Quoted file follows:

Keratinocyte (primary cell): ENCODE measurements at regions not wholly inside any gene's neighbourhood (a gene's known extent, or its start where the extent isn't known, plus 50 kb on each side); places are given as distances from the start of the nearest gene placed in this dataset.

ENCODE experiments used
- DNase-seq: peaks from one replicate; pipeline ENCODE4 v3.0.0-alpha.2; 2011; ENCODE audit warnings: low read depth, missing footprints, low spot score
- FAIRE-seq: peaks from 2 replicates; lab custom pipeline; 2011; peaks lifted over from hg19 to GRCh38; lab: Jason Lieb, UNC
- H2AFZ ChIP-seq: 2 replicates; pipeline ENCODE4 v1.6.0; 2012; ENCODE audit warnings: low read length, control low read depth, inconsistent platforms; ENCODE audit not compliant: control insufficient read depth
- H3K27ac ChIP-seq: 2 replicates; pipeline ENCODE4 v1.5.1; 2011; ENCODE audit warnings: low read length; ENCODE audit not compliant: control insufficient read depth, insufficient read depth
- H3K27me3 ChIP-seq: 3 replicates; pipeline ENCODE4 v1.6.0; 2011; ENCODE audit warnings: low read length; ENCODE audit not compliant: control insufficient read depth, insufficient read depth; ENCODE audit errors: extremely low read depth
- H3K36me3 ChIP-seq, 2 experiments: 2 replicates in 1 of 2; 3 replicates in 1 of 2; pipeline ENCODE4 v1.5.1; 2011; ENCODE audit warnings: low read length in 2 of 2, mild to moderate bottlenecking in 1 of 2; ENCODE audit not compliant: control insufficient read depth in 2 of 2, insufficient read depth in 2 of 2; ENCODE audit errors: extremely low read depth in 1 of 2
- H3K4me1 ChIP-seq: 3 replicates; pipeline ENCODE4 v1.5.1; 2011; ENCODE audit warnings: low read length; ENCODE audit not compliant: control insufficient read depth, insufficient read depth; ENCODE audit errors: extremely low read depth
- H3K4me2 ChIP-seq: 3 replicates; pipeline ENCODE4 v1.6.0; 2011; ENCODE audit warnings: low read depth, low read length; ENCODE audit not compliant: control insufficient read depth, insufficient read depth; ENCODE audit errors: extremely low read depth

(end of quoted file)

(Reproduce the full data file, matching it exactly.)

Keratinocyte (primary cell): ENCODE measurements at regions not wholly inside any gene's neighbourhood (a gene's known extent, or its start where the extent isn't known, plus 50 kb on each side); places are given as distances from the start of the nearest gene placed in this dataset.

ENCODE experiments used
- DNase-seq: peaks from one replicate; pipeline ENCODE4 v3.0.0-alpha.2; 2011; ENCODE audit warnings: low read depth, missing footprints, low spot score
- FAIRE-seq: peaks from 2 replicates; lab custom pipeline; 2011; peaks lifted over from hg19 to GRCh38; lab: Jason Lieb, UNC
- H2AFZ ChIP-seq: 2 replicates; pipeline ENCODE4 v1.6.0; 2012; ENCODE audit warnings: low read length, control low read depth, inconsistent platforms; ENCODE audit not compliant: control insufficient read depth
- H3K27ac ChIP-seq: 2 replicates; pipeline ENCODE4 v1.5.1; 2011; ENCODE audit warnings: low read length; ENCODE audit not compliant: control insufficient read depth, insufficient read depth
- H3K27me3 ChIP-seq: 3 replicates; pipeline ENCODE4 v1.6.0; 2011; ENCODE audit warnings: low read length; ENCODE audit not compliant: control insufficient read depth, insufficient read depth; ENCODE audit errors: extremely low read depth
- H3K36me3 ChIP-seq, 2 experiments: 2 replicates in 1 of 2; 3 replicates in 1 of 2; pipeline ENCODE4 v1.5.1; 2011; ENCODE audit warnings: low read length in 2 of 2, mild to moderate bottlenecking in 1 of 2; ENCODE audit not compliant: control insufficient read depth in 2 of 2, insufficient read depth in 2 of 2; ENCODE audit errors: extremely low read depth in 1 of 2
- H3K4me1 ChIP-seq: 3 replicates; pipeline ENCODE4 v1.5.1; 2011; ENCODE audit warnings: low read length; ENCODE audit not compliant: control insufficient read depth, insufficient read depth; ENCODE audit errors: extremely low read depth
- H3K4me2 ChIP-seq: 3 replicates; pipeline ENCODE4 v1.6.0; 2011; ENCODE audit warnings: low read depth, low read length; ENCODE audit not compliant: control insufficient read depth, insufficient read depth; ENCODE audit errors: extremely low read depth